It's 1:28 am, my day started at 6:42 am, my back hurts, I'm seeing spots, I likely have developed carpal tunnel syndrome, the sum of my food ingested today is an apple, a Sprite, a drumstick ice cream cone, half of a cup of coffee, some water (not enough), some Pellegrino, and half of a thin crust pepperoni pizza scarfed down at 11 pm.  If mom and dad are reading this, I'm just kidding.  I ate really well today.

I only have 28 unread emails in my inbox. Oh yeah... we didn't close today.

Wednesday, December 5, 2012

Dreary, Gray, Wet, Damp and Cold

Hong Kong is in the midst of a really impressive wet streak.  I think I haven't seen the sun in two or three weeks.  Michael hasn't been able to play soccer in a long time.  Every day has been overcast and wet.  And because Hong Kong is naturally pretty humid, I feel like I have been swimming in a dank, soupy mist.  It is so depressing.  It's not COLD, per se.  I mean, it's not 30 or 40 degrees -- the weather is hovering in a mid-60s range.  But with no heat in our apartment, and with the air-conditioner still blasting at work (why?), I feel like the cold has seeped into my bones.

Despite the incessant rain, the fancy shopping malls are doing their part to bring the festive cheer.  Below, some snaps I took on my way to a meeting with deal counsel:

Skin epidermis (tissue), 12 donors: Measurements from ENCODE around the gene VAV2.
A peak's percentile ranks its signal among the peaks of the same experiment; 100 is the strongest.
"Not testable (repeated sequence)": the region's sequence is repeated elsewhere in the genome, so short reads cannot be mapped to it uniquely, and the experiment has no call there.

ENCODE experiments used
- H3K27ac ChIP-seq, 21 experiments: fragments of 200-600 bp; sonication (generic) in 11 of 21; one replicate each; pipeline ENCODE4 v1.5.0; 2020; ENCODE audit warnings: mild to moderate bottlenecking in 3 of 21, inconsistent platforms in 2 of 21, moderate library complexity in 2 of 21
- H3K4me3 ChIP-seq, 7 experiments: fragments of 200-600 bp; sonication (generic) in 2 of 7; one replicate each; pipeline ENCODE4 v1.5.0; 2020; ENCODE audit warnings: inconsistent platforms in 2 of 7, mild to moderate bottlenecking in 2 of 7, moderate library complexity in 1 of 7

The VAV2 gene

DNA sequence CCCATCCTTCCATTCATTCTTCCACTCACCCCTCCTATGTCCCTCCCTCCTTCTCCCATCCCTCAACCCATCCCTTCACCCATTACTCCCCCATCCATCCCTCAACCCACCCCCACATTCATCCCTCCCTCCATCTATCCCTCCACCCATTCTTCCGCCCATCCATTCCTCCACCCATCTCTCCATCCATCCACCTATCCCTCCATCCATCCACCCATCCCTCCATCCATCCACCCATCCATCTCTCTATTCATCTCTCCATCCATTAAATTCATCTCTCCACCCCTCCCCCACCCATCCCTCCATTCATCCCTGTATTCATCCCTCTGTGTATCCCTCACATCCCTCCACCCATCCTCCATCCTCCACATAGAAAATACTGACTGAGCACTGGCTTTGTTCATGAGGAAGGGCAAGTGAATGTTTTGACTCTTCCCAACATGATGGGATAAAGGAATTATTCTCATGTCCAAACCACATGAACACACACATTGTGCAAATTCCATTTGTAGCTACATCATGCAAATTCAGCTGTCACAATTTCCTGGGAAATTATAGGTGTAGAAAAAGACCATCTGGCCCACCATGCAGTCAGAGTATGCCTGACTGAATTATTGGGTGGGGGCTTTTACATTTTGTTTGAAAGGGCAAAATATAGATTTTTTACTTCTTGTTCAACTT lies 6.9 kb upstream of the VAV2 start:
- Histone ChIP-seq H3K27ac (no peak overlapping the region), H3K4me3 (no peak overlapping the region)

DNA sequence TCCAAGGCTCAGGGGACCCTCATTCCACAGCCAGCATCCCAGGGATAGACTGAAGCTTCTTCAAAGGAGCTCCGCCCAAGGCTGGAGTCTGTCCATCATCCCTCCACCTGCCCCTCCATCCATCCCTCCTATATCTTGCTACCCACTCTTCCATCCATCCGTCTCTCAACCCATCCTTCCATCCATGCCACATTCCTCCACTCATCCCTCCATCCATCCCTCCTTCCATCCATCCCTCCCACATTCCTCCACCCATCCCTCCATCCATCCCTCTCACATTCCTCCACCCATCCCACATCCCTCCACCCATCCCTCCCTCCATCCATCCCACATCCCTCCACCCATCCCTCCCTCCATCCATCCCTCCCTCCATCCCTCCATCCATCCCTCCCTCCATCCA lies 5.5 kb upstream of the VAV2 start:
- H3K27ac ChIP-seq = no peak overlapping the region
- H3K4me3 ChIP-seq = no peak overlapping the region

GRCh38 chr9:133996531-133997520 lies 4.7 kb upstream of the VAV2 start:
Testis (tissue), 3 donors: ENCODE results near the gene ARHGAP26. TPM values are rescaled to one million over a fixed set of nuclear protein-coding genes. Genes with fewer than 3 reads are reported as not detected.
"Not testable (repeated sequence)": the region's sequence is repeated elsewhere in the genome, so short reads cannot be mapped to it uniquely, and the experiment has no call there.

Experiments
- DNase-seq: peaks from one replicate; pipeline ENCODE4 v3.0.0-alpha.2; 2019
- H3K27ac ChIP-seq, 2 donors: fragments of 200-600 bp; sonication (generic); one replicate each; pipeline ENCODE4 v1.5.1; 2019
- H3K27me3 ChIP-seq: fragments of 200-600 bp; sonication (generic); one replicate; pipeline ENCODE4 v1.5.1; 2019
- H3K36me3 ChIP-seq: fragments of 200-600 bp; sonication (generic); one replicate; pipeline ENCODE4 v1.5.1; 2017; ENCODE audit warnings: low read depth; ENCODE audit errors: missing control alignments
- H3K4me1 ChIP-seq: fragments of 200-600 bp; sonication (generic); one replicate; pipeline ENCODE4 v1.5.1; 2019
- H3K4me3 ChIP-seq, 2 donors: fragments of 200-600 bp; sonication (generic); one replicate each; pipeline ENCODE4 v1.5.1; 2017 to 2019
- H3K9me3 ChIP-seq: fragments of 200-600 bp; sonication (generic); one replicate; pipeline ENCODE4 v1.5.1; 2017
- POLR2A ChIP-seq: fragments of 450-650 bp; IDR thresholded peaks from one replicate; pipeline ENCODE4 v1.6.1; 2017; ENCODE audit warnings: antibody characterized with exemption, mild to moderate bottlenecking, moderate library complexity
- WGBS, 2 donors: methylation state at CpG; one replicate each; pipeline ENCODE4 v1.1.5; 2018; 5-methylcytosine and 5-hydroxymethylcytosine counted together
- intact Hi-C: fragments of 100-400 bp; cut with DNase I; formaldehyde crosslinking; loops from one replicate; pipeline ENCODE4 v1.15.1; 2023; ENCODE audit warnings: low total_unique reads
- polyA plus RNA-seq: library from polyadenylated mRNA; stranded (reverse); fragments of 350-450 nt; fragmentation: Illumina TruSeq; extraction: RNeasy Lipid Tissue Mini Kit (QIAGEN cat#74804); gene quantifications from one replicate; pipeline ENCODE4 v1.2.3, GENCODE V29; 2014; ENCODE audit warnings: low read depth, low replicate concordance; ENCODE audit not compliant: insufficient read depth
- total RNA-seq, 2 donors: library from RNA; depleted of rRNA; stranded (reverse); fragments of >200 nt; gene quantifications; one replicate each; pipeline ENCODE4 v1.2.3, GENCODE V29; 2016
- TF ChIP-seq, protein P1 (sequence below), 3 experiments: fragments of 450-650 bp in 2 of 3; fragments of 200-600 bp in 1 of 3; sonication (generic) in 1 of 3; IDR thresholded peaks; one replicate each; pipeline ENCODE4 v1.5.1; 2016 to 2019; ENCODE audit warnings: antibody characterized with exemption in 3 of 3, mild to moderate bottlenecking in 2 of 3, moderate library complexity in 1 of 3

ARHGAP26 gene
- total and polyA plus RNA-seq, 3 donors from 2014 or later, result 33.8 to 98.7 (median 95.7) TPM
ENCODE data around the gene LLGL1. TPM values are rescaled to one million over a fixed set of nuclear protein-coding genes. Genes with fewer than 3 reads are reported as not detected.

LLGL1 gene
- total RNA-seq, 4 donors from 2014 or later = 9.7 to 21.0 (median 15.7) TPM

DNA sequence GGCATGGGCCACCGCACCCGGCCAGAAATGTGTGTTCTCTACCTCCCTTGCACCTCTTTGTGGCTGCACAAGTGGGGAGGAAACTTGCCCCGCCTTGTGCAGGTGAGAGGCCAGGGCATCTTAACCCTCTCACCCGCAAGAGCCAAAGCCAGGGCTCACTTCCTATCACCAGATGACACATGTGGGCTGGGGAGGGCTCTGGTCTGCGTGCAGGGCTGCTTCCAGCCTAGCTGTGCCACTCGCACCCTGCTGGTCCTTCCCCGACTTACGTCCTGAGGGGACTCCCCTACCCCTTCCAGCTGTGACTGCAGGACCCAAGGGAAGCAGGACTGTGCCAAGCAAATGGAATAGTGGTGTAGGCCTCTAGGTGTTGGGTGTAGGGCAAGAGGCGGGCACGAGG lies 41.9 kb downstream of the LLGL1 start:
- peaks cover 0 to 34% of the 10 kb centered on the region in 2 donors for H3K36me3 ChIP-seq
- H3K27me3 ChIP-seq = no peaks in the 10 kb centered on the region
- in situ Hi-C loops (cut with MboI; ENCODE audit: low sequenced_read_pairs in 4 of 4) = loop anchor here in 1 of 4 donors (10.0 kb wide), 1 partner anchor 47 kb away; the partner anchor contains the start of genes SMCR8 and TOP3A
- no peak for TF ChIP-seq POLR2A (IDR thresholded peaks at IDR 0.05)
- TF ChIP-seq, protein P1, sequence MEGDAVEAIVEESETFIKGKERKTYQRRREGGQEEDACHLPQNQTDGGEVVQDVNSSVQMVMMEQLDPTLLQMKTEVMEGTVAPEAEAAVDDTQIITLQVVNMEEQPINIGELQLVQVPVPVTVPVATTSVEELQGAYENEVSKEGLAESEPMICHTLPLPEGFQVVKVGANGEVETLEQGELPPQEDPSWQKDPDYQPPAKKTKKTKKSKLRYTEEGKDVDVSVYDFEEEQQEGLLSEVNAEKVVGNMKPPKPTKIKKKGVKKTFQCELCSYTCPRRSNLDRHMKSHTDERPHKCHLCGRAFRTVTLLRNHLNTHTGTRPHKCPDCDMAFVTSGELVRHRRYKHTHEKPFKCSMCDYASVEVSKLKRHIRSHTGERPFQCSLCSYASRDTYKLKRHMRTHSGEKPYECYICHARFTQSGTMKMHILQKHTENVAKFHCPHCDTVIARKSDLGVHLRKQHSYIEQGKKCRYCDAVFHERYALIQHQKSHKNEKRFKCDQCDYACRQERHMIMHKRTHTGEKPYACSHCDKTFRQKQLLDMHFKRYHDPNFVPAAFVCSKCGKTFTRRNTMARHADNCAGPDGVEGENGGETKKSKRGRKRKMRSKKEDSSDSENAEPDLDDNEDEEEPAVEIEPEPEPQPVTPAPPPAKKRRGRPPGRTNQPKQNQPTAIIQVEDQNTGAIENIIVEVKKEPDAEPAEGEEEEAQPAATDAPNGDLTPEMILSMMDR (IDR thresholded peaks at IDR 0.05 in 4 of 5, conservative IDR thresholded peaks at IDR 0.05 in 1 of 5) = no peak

the most impressive indoor mall display I've ever seen - a really cute moving ski lift!

Tuesday, December 4, 2012

Busy Monday

So begins the week of 7 AM calls and working until midnight.  This week is gonna suck.  I keep telling myself that it's ok and it will be worth it because we might close on Friday.  And then I will have my reward and I can go on holiday and enjoy Christmas.  But I am feeling it tonight from 10+ hours of hunching over a keyboard and frantically trying to get everything done.  And it's only Monday.

You'd think that a compulsive list maker like myself (I currently have three lists going) would like checklists for closings.  And I do like them - there is nothing as satisfying as shading out a whole bunch of rows of completion deliverables (oh yes, my life is awesome).